What Should You Be on Halloween?

Billy Van, The Monologue ComedianA culture is not a costume. That sentiment has become a common theme on social media and student newspapers (here from James Madison University and here from Chapman University, for example) with the approach of Halloween. The sentiment makes sense with people, primarily identified with a majority community, masquerading for fun as a stereotyped member of a minority. The history of using minority images for entertainment and benefit of majorities is long and painful, including the blackface minstrel shows of a century ago. Such costumes reinforce the costumed person’s majority status as he/she masquerades as something other, thus demonstrating differences in power.

However, accusations of cultural appropriation also can become assertions of power and control from some in minority groups. In the video embedded below, the narrator describes cultural appropriation as “when you hijack a part of a culture without permission, not out of respect or tribute.” Continue reading “What Should You Be on Halloween?”

This Job Would Be Great If It Weren’t For The Students

Two people wearing graduation gowns

As a person who works at a small, Catholic liberal arts university that has a mission to serve underprivileged students, I am often intrigued by the manner in which discussions about the educational rights of the underprivileged weave their way through the academy.  I’m interested precisely because it seems that almost every scholar I know can talk about how enraged they are about the barriers that exist for underprivileged students, but few seem to openly connect this to the fact that the ways we are groomed to think about our own jobs simply reproduce these very same inequities. Continue reading “This Job Would Be Great If It Weren’t For The Students”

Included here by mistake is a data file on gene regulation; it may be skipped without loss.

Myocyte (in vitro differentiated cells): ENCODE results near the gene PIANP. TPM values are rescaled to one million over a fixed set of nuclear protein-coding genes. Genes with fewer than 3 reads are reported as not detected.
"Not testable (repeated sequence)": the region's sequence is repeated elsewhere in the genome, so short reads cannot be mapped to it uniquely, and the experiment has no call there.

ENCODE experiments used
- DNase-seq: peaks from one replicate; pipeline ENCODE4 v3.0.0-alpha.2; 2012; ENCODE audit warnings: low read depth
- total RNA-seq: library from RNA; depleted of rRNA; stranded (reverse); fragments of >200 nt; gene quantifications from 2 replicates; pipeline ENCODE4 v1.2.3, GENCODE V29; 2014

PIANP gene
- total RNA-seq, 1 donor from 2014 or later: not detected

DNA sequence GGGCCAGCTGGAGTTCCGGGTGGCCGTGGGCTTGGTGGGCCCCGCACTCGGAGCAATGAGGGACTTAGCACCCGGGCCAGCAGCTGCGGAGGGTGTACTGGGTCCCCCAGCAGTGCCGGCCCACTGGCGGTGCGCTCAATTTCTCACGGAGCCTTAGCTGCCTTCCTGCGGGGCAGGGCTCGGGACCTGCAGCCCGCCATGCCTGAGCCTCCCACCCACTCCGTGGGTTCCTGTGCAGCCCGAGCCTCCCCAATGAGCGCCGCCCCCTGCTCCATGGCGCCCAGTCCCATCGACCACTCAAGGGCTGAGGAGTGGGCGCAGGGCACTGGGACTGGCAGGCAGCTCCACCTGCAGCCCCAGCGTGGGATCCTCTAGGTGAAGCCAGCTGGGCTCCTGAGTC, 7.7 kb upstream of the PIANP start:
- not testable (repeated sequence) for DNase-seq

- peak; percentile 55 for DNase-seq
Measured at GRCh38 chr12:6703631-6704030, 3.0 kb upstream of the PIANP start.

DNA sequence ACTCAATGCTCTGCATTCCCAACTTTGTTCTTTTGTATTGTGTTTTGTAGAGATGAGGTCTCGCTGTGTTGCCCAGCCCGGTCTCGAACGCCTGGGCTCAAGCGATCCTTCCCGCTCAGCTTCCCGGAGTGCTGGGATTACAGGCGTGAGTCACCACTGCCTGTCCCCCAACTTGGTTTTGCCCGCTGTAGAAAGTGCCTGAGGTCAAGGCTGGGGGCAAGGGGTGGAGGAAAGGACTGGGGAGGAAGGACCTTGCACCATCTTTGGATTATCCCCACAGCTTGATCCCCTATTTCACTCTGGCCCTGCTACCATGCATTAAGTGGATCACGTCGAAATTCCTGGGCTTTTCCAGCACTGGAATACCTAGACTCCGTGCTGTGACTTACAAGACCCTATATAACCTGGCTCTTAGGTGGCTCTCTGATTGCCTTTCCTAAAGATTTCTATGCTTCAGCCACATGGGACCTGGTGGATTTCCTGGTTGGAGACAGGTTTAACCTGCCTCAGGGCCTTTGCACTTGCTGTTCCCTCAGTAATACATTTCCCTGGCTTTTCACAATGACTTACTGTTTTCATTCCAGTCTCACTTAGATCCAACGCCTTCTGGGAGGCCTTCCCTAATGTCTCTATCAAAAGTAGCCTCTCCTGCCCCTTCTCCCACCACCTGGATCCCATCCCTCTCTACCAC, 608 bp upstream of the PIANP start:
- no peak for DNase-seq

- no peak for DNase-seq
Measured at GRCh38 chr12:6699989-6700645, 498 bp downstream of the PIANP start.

You Are What You Read, with Leslie Dorrough Smith (Part 2)

A man standing on a ledge in a library looking for a book

For a new Culture on the Edge series “You Are What You Read” we’re asking each member to answer a series of questions about books—either academic or non-academic—that have been important or influential on us.

2. Name one of your favorite theory books.

Holy Terrors by Bruce LincolnBruce Lincoln, Holy Terrors: Thinking About Religion After 9/11 (Chicago: University of Chicago Press, 2003)

This is one of my favorite theory books because of its approach toward and definition of religion. The definition, which has four parts, revolves around the first component: the foundation of religion, Lincoln asserts, is discourse. What makes religious discourse different from other types of discourse is that it appeals to a transcendent source (the most familiar version of which is “God”), which subsequently sets that claim beyond effective human critique significantly increasing the political weight of such claims. The other three components (practices, communities, and institutions) come to life only insomuch as they are socio-structural manifestations of that discourse. Continue reading “You Are What You Read, with Leslie Dorrough Smith (Part 2)”